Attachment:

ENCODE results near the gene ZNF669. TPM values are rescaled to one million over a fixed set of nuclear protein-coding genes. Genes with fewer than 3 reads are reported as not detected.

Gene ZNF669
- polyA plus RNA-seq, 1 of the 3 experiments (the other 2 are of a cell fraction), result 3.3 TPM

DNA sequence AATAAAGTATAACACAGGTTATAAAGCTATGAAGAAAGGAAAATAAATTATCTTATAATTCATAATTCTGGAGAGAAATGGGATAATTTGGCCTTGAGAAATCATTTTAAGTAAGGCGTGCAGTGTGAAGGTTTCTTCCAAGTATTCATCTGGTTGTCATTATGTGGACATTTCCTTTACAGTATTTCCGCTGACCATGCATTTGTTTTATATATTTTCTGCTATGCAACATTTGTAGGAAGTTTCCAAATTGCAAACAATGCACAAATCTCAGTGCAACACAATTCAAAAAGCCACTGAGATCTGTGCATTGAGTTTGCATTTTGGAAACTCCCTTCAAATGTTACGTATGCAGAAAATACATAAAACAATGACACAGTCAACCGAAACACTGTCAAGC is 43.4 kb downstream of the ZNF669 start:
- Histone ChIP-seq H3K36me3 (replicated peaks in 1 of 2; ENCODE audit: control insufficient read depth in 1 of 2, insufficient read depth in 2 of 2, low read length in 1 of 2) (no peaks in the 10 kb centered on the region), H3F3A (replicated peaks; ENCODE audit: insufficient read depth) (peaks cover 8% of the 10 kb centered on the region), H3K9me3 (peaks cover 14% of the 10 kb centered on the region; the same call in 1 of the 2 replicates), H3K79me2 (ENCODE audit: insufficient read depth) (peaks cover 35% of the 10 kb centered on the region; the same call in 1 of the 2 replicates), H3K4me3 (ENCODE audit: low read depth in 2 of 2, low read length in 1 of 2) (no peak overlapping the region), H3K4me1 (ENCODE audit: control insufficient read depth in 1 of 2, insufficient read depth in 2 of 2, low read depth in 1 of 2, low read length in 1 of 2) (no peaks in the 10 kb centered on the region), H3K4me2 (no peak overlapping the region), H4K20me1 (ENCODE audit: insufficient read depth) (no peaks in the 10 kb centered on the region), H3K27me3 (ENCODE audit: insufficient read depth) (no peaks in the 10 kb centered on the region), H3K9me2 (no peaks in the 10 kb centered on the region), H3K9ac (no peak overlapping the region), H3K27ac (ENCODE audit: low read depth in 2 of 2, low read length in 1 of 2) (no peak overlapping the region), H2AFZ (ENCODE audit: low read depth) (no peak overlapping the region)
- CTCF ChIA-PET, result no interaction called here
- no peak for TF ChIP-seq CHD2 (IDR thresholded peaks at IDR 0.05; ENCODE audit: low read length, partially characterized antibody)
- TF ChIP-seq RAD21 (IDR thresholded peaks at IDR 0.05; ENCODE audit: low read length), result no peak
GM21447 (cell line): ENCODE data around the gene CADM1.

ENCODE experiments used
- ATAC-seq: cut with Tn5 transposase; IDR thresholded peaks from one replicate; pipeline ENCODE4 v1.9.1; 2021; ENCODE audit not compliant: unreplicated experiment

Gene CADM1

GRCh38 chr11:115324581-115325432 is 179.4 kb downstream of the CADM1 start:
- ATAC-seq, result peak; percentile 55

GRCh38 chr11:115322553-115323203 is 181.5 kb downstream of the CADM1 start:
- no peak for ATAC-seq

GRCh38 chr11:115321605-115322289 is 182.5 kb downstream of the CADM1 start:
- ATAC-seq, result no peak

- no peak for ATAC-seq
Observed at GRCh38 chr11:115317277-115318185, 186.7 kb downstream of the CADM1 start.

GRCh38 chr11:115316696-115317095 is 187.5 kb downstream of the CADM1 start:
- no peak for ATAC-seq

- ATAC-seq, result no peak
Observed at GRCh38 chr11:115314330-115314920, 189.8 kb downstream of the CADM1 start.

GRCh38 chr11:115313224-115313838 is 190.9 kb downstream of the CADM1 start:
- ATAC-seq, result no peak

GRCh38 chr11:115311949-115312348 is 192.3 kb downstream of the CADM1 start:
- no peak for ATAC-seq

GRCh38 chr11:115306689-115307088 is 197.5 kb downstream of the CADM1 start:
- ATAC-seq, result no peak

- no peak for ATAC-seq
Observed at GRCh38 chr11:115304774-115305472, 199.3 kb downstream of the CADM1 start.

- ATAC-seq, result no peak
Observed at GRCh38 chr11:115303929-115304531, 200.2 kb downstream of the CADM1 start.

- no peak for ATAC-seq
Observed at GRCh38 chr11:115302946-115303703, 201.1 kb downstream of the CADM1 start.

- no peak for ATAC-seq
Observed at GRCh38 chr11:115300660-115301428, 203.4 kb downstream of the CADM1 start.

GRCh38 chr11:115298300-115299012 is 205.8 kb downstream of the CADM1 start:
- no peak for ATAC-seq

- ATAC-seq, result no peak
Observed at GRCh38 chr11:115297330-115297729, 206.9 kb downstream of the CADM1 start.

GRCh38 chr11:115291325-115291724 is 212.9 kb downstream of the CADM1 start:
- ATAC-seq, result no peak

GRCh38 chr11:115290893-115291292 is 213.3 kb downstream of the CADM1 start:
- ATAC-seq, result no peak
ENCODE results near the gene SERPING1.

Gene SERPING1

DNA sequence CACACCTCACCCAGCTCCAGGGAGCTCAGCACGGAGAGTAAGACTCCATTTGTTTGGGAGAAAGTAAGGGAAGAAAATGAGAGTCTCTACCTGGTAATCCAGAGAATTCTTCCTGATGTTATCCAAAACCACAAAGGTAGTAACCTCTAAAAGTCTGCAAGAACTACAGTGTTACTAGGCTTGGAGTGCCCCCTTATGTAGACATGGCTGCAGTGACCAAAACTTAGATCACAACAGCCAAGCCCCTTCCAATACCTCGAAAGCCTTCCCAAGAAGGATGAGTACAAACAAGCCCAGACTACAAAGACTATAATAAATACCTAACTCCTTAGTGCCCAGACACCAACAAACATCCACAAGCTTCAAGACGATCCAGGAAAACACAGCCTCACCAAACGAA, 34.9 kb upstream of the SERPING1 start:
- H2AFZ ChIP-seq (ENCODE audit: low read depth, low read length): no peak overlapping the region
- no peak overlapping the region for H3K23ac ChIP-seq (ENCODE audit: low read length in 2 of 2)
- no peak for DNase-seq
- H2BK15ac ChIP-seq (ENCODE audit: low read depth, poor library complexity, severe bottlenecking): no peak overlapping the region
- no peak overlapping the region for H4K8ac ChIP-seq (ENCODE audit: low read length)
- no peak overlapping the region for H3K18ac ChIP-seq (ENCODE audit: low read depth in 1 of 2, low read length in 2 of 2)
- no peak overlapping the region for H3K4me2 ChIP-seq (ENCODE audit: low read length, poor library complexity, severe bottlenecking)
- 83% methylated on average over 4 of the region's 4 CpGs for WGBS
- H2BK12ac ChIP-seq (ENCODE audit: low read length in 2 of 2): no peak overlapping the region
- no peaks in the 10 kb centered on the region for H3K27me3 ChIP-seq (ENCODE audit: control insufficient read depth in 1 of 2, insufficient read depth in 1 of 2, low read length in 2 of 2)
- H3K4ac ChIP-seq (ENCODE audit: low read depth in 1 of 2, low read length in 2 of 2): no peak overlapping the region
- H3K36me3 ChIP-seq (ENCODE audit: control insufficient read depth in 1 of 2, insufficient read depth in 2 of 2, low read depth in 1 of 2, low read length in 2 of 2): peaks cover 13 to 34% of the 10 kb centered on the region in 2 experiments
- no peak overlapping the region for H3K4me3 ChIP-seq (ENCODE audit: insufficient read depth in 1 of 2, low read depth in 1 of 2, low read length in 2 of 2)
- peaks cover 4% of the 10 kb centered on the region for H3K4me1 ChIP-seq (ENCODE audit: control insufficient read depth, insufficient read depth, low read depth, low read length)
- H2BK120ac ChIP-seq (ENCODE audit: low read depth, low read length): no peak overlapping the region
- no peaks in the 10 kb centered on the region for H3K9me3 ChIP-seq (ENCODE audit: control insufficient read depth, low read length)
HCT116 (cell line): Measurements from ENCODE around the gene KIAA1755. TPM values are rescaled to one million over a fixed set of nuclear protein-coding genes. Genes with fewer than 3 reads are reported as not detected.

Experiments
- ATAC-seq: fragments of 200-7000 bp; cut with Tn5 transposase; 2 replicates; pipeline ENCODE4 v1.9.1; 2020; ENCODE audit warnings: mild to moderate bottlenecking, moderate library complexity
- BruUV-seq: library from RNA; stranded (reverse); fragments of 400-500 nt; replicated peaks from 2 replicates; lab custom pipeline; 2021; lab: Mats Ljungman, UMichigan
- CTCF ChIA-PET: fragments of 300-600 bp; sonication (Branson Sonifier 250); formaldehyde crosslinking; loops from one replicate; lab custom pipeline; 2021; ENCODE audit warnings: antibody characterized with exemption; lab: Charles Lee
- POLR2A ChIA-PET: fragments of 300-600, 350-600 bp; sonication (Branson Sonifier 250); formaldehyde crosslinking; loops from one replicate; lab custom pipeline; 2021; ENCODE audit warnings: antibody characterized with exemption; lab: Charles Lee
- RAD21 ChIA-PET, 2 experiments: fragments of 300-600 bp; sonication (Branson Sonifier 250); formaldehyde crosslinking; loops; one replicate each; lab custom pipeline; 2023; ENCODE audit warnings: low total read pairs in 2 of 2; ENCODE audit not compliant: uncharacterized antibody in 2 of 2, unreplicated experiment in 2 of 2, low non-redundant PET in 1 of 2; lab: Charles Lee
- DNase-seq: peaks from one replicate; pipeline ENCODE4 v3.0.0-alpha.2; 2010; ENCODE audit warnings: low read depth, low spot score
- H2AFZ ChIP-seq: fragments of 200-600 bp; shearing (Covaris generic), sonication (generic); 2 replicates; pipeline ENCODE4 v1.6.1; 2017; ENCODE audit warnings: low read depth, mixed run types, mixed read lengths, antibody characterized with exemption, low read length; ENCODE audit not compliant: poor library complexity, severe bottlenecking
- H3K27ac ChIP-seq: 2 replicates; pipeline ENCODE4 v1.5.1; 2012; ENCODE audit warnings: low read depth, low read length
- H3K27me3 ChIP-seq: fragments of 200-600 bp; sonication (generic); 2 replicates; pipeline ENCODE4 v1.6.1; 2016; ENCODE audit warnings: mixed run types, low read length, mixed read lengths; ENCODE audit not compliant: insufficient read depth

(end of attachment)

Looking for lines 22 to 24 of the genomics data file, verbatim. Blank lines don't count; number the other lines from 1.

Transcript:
- no peak for ATAC-seq

- ATAC-seq, result no peak
Observed at GRCh38 chr11:115314330-115314920, 189.8 kb downstream of the CADM1 start.